A String is an immutable object.  So every time that we change a string, a new string is actually getting created.  This is not the most efficient use of memory if you are doing multiple concatenations to a string, you will be creating a new string object each time. This whole discussion of immutability is a deep subject for another post.

So let’s take a look at this loop for if you have a 100,000 iterations of adding a sentence to a string. This is just adding a sentence to the string each time, however because its an immutable object it is creating a new string object each time.  This has memory efficiency issues as well as it can slow down performance when you get large strings and many iterations of adding them together.

``````private static string LoopResult(string result)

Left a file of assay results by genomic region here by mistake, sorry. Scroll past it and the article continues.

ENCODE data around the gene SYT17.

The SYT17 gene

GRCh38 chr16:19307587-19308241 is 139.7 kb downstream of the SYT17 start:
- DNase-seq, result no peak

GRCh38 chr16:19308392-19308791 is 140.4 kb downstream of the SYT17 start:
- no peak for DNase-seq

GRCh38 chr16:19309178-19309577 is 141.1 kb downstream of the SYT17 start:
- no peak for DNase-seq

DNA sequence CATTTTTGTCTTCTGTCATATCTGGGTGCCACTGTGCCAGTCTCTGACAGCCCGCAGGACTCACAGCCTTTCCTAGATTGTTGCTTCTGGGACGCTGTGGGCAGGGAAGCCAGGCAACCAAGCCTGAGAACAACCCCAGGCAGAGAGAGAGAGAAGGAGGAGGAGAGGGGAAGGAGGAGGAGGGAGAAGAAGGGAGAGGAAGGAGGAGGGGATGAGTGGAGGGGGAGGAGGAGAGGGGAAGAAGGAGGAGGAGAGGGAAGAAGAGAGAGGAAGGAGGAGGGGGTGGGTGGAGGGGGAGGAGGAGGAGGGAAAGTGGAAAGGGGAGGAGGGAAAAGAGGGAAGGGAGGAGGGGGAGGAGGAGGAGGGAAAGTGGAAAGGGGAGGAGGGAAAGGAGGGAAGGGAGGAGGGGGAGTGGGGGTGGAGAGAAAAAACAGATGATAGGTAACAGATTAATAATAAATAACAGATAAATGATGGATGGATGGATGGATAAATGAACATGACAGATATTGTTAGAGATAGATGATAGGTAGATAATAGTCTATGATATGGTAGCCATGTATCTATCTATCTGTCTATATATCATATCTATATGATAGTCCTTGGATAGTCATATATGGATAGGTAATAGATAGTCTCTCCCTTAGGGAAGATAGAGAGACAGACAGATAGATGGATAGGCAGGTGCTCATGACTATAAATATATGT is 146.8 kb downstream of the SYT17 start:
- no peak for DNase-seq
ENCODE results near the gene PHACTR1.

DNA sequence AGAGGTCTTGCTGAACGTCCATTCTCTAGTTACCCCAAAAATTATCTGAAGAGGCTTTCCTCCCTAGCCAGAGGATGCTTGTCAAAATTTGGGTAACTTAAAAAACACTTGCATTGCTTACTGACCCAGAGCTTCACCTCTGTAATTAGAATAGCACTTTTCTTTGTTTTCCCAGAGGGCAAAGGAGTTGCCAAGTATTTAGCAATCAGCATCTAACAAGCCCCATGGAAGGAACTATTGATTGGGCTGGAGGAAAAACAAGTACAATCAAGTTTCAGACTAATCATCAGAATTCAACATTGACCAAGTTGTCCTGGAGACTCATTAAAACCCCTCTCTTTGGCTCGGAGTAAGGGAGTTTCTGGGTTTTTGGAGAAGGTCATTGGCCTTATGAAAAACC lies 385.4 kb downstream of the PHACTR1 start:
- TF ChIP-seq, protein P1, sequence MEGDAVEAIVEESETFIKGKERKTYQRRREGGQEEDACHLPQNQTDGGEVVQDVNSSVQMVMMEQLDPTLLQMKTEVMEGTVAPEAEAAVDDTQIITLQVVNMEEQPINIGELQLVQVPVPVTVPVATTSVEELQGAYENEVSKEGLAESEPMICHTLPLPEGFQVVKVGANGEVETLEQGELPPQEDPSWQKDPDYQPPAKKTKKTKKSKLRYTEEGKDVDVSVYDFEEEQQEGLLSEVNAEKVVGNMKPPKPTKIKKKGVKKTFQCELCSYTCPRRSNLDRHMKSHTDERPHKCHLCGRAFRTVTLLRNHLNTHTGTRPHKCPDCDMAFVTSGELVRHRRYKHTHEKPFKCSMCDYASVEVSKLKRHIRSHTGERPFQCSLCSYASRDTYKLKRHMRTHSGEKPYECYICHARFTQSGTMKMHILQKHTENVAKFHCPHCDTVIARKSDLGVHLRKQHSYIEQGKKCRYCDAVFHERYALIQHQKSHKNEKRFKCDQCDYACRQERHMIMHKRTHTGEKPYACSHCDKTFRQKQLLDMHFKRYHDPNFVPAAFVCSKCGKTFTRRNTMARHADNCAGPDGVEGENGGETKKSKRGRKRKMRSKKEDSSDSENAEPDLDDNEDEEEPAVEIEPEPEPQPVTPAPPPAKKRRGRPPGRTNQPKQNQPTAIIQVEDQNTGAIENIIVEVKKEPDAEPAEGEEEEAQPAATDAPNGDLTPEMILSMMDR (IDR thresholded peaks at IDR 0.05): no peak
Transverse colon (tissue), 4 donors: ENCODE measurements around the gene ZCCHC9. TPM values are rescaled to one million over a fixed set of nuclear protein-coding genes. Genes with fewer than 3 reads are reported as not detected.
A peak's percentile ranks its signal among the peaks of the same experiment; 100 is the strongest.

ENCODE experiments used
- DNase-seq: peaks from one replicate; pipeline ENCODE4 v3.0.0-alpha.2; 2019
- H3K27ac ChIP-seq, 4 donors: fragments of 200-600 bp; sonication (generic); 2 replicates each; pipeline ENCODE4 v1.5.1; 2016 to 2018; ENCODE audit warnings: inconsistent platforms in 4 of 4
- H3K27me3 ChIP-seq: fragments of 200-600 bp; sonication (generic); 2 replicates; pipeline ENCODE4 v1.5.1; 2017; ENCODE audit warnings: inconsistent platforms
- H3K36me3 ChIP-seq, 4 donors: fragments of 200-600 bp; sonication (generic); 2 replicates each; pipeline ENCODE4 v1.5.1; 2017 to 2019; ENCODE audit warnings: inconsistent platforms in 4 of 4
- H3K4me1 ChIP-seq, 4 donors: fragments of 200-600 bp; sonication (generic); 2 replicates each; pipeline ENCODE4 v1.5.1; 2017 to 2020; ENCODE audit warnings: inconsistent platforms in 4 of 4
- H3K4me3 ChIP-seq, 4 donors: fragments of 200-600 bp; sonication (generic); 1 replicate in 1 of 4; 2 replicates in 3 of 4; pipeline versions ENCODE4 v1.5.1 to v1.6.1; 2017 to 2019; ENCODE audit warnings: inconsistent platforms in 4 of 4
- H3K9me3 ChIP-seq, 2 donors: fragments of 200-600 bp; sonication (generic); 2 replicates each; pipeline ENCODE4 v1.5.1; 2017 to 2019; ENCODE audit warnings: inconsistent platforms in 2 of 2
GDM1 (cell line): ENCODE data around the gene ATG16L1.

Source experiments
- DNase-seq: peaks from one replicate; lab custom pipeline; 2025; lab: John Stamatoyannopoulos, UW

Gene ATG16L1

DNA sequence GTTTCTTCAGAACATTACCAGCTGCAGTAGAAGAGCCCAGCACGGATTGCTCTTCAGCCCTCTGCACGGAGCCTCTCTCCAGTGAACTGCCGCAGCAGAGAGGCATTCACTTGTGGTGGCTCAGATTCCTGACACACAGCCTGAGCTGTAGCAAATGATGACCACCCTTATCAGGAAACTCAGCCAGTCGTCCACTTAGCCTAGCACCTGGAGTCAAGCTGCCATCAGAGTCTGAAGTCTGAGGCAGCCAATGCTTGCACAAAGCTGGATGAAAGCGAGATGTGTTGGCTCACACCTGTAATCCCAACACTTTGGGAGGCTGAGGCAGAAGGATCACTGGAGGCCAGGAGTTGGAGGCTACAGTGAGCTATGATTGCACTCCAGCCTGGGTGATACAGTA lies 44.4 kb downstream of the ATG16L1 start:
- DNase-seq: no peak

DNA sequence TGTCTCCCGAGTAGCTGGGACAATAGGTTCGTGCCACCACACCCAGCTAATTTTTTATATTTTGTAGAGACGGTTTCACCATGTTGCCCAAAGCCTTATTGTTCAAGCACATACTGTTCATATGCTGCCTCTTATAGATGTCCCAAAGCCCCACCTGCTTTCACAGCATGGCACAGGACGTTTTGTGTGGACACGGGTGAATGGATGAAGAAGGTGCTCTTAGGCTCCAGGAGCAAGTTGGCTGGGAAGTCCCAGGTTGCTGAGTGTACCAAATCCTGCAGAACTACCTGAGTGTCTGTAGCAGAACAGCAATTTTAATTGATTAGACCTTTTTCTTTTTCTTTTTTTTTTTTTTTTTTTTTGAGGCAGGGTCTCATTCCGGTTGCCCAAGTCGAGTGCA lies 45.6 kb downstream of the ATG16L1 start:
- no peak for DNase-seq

{
for (int i = 0; i < 10000; i++)
{
result += "Lets just concat a sentence on the end of it each time.";
}
return result;
}``````

So what I did was created a simple test method using a Stopwatch and benchmarked 5 runs of this method as follows.

``````public void IterationTest()
{
string result = "";

Stopwatch sw = new Stopwatch();
sw.Start();
result = LoopResultConcat(result);
sw.Stop();

long elapsedTicks = sw.ElapsedTicks;
}``````

After 5 test runs these were the outcomes in Ticks.

Using string +=
Test 1 = 20234811
Test 2 = 19659463
Test 3 = 20091368
Test 4 = 19763153
Test 5 = 19698219

Going through the test it didn’t seem to bad considering how many characters and iterations were being taken into account.  However, lets switch it up and use a StringBuilder and do a .append() on the end string during the loop. That looks like this.

``````private string LoopResult(string result, StringBuilder sb)
{
for (int i = 0; i < 10000; i++)
{
sb.Append("Lets just concat a sentence on the end of it each time.");
}
return sb.ToString();
}``````

This proved to have a substantial gain over the string += method. The results listed below show that using the .Append() method substantially increases the processing time of building the extremely long string.

Using StringBuilder.Append()
Test 1 = 11198
Test 2 = 15684
Test 3 = 12751
Test 4 = 12646
Test 5 = 11763